SPRINGFIELD — The federal government is requiring Illinois police to report illegal immigrants who are arrested on any charge from public intoxication to murder, in spite of Gov. Pat Quinn’s opposition.

By Andrew Thomason

SPRINGFIELD — The federal government is requiring Illinois police to report illegal immigrants who are arrested on any charge from public intoxication to murder, in spite of Gov. Pat Quinn’s opposition.

On Friday, the U.S. Immigration and Customs Enforcement agency, or ICE, canceled contracts with the 39 states participating in Secure Communities — a program in which local and state law enforcement officials share fingerprints with the federal government.

ICE, the investigative arm of the U.S. Department of Homeland Security, or DHS, did not cancel the contracts to end the program, but rather to assert that ICE doesn’t need a state’s permission, in this case via a contract, to operate the deportation program.

“ICE continues to work with its law enforcement partners across the country to responsibly and effectively implement this federal information sharing capability,” ICE Director John Morton said in a news release.

ICE’s action came three months after Quinn ended Illinois’ timid two-year participation in Secure Communities. Since the program started in November 2009, 76 of Illinois’ 102 counties abstained from participating, the most notable being Cook County, home to Chicago.

“Illinois remains concerned that the program can have the opposite effect of its state purpose,” Brie Callahan, a spokeswoman for Quinn’s office, said. “Instead of making our communities safer, the program’s flawed implementation may divide communities (and) families.”

The federal program, created under Republican President George W. Bush, was engineered to deport illegal immigrants who’ve been convicted of a felony or at least three misdemeanors in the same year in the United States or a previous crime in their home country.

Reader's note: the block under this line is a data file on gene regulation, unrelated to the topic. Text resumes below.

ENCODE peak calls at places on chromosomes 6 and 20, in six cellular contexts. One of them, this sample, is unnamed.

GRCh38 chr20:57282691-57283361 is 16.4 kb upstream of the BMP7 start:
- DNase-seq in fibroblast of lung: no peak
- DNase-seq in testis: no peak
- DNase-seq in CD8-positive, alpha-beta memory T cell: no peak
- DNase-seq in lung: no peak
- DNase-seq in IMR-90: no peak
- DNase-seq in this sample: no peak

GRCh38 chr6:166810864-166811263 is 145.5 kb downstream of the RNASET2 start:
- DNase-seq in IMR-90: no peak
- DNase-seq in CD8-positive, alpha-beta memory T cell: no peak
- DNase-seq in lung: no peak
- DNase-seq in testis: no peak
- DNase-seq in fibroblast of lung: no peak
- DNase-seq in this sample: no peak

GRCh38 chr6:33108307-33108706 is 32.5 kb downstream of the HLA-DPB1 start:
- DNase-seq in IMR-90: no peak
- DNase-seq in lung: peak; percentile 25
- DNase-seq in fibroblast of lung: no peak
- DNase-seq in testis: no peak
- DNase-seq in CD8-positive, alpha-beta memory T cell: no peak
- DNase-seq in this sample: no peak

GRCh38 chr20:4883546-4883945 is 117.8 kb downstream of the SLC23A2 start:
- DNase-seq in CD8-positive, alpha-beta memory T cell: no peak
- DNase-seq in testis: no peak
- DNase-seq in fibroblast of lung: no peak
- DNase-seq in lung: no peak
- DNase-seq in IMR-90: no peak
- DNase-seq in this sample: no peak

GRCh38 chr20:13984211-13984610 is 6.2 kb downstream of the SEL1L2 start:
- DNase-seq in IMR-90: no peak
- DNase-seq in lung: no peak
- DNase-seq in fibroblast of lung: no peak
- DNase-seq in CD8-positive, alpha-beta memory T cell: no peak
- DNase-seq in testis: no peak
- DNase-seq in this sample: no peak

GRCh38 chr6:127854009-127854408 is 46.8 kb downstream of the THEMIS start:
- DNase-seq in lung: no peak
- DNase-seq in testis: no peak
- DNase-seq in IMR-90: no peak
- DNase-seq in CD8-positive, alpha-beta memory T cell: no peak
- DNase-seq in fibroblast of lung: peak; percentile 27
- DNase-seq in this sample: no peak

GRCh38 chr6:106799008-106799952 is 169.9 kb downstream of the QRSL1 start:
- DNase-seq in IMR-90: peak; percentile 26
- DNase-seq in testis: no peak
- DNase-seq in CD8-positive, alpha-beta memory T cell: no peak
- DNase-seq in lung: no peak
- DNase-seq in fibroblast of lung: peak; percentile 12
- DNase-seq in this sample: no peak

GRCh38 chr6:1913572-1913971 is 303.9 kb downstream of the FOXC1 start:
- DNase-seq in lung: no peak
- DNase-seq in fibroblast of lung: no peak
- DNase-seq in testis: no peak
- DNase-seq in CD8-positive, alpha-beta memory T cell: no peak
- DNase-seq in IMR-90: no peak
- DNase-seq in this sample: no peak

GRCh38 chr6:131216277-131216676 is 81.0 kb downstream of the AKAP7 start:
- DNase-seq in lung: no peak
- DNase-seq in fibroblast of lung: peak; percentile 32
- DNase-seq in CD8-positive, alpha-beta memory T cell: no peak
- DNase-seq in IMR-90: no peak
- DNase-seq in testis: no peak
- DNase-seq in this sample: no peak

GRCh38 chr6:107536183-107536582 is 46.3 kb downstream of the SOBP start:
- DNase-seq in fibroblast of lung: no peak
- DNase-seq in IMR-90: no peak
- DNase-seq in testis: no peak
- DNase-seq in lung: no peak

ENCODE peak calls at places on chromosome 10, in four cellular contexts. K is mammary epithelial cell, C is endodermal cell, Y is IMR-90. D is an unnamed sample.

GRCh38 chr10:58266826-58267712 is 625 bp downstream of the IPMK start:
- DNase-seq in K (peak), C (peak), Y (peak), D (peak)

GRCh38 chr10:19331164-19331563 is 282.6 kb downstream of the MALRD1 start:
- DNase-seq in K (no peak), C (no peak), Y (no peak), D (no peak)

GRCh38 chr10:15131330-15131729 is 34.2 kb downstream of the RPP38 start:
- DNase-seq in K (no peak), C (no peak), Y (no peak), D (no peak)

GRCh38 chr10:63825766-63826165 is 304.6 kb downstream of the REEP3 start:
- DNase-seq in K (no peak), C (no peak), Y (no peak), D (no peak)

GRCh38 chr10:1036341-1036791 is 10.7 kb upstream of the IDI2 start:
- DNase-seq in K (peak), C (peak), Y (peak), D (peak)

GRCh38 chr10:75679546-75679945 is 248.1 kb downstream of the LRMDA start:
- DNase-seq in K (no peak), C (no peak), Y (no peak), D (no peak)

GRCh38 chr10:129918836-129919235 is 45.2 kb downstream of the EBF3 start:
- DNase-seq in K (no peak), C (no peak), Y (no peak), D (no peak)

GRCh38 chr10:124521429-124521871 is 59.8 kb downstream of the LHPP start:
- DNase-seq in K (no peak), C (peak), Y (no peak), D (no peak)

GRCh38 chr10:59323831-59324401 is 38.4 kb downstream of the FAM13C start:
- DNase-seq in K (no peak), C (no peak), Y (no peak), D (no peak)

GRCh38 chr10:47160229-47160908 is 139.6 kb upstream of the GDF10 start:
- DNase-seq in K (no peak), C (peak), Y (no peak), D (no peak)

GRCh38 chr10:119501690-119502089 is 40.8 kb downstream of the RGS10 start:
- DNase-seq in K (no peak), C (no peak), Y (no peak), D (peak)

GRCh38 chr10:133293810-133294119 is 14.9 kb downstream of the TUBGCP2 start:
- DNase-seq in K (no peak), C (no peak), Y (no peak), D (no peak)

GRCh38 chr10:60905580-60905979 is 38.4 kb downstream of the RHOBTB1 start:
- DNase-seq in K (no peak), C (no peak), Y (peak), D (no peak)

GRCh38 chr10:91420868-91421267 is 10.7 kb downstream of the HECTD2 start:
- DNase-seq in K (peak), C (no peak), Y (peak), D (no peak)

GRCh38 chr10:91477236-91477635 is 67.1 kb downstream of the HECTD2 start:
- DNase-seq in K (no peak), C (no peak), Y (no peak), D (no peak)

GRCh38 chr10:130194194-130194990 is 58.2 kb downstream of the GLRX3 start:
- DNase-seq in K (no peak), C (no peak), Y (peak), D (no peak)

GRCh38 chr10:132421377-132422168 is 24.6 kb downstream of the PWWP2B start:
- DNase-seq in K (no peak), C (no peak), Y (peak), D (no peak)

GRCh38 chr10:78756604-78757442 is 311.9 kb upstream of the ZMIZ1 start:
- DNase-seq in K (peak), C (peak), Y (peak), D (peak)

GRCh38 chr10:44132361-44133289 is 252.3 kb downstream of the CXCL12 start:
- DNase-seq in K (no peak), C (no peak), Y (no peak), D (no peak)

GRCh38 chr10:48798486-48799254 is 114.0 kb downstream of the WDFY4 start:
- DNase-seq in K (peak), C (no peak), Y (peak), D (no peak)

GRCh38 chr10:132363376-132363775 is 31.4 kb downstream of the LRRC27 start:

Local police departments sent the fingerprints of anyone arrested and fingerprinted for any reason to the state police and FBI. ICE then can access the fingerprints through the FBI and check them against several ICE databases of illegal and legal immigrants.

When ICE discovers a fingerprint linked to an illegal immigrant, it looks at that person’s immigration status and criminal history, among other things, to determine whether to deport him.

The program does not cost the states any extra funding, according to ICE.

ICE officials are using the states to deport illegal immigrants, even if they aren’t charged with a crime, instead of removing hardened criminals as promised, Quinn said this spring when he ended Secure Communities in Illinois.

Under federal law, illegal immigrants residing in United States are violating the federal civil, not criminal statute.

Quinn’s announcement, which came after he won the 2010 gubernatorial election with the backing of many prominent Hispanic leaders in the state, marked the first time a participating state pulled out of the program completely.